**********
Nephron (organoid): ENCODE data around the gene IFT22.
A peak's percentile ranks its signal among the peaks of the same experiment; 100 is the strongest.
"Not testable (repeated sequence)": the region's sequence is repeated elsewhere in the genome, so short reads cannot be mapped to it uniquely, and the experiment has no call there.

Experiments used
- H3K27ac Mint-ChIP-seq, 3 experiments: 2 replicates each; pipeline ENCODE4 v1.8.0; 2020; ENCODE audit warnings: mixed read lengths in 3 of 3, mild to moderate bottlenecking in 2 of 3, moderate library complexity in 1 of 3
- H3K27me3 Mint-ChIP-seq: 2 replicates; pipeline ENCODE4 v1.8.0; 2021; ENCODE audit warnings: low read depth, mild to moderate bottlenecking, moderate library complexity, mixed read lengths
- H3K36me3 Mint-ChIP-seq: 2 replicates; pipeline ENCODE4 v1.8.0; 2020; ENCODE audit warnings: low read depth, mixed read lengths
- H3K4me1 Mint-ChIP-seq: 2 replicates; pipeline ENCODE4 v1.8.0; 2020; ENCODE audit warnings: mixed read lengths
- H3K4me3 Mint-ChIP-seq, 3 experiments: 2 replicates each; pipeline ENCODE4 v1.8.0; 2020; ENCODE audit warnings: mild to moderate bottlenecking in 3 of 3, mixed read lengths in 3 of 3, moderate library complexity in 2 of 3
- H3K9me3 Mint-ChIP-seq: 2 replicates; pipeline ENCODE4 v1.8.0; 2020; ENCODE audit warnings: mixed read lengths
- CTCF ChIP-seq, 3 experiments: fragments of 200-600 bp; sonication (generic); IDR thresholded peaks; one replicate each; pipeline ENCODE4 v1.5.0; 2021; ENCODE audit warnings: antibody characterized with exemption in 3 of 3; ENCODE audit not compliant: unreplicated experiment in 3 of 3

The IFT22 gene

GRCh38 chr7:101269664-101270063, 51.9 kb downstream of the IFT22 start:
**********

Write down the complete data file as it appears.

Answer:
Nephron (organoid): ENCODE data around the gene IFT22.
A peak's percentile ranks its signal among the peaks of the same experiment; 100 is the strongest.
"Not testable (repeated sequence)": the region's sequence is repeated elsewhere in the genome, so short reads cannot be mapped to it uniquely, and the experiment has no call there.

Experiments used
- H3K27ac Mint-ChIP-seq, 3 experiments: 2 replicates each; pipeline ENCODE4 v1.8.0; 2020; ENCODE audit warnings: mixed read lengths in 3 of 3, mild to moderate bottlenecking in 2 of 3, moderate library complexity in 1 of 3
- H3K27me3 Mint-ChIP-seq: 2 replicates; pipeline ENCODE4 v1.8.0; 2021; ENCODE audit warnings: low read depth, mild to moderate bottlenecking, moderate library complexity, mixed read lengths
- H3K36me3 Mint-ChIP-seq: 2 replicates; pipeline ENCODE4 v1.8.0; 2020; ENCODE audit warnings: low read depth, mixed read lengths
- H3K4me1 Mint-ChIP-seq: 2 replicates; pipeline ENCODE4 v1.8.0; 2020; ENCODE audit warnings: mixed read lengths
- H3K4me3 Mint-ChIP-seq, 3 experiments: 2 replicates each; pipeline ENCODE4 v1.8.0; 2020; ENCODE audit warnings: mild to moderate bottlenecking in 3 of 3, mixed read lengths in 3 of 3, moderate library complexity in 2 of 3
- H3K9me3 Mint-ChIP-seq: 2 replicates; pipeline ENCODE4 v1.8.0; 2020; ENCODE audit warnings: mixed read lengths
- CTCF ChIP-seq, 3 experiments: fragments of 200-600 bp; sonication (generic); IDR thresholded peaks; one replicate each; pipeline ENCODE4 v1.5.0; 2021; ENCODE audit warnings: antibody characterized with exemption in 3 of 3; ENCODE audit not compliant: unreplicated experiment in 3 of 3

The IFT22 gene

GRCh38 chr7:101269664-101270063, 51.9 kb downstream of the IFT22 start: